Get ready to find out if your Facebook data has been swept up in the Cambridge Analytica scandal. Starting Monday, the 87 million users who might have had their data shared with Cambridge Analytica will get a detailed message on their news feeds. Facebook says most of the affected users—more than 70 million—are in the US, though there are over a million each in the Philippines, Indonesia, and the UK, the AP reports. In addition, all 2.2 billion Facebook users will receive a notice titled "Protecting Your Information" with a link to see what apps they use and what information they have shared with those apps. If they want, they can shut off apps individually or turn off third-party access to their apps completely.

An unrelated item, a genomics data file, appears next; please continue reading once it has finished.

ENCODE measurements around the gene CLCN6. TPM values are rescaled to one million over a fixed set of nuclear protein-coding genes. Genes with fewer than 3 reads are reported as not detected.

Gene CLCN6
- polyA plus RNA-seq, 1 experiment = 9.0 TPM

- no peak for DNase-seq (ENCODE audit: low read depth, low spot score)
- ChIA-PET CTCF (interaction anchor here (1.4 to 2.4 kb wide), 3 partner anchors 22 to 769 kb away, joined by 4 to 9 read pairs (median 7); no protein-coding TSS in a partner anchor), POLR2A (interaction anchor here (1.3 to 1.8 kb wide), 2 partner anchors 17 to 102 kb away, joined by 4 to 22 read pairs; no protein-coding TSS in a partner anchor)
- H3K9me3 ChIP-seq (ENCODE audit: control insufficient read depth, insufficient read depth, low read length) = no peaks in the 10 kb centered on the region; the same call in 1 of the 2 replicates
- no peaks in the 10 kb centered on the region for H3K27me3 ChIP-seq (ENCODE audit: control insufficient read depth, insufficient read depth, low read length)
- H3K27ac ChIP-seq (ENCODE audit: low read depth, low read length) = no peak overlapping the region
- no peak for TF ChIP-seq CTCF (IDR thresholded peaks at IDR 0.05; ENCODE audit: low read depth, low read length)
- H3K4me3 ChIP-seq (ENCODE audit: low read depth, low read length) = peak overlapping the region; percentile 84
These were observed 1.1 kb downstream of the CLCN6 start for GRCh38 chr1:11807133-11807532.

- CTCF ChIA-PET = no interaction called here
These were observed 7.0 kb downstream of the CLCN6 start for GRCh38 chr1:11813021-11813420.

Cambridge Analytica whistleblower Christopher Wylie previously estimated that more than 50 million people were compromised by a personality quiz that collected data from users and their friends. In an interview aired Sunday on NBC's Meet the Press, Wylie said the true number could be even larger than 87 million. That Facebook app, called "This is Your Digital Life," was a personality quiz created in 2014 by an academic researcher named Aleksander Kogan, who paid about 270,000 people to take it. The app vacuumed up not just the data of the people who took it, but also—thanks to Facebook's loose restrictions—data from their friends, too, including details that they hadn't intended to share publicly. (Mark Zuckerberg is due to testify before Congress about the scandal this week.)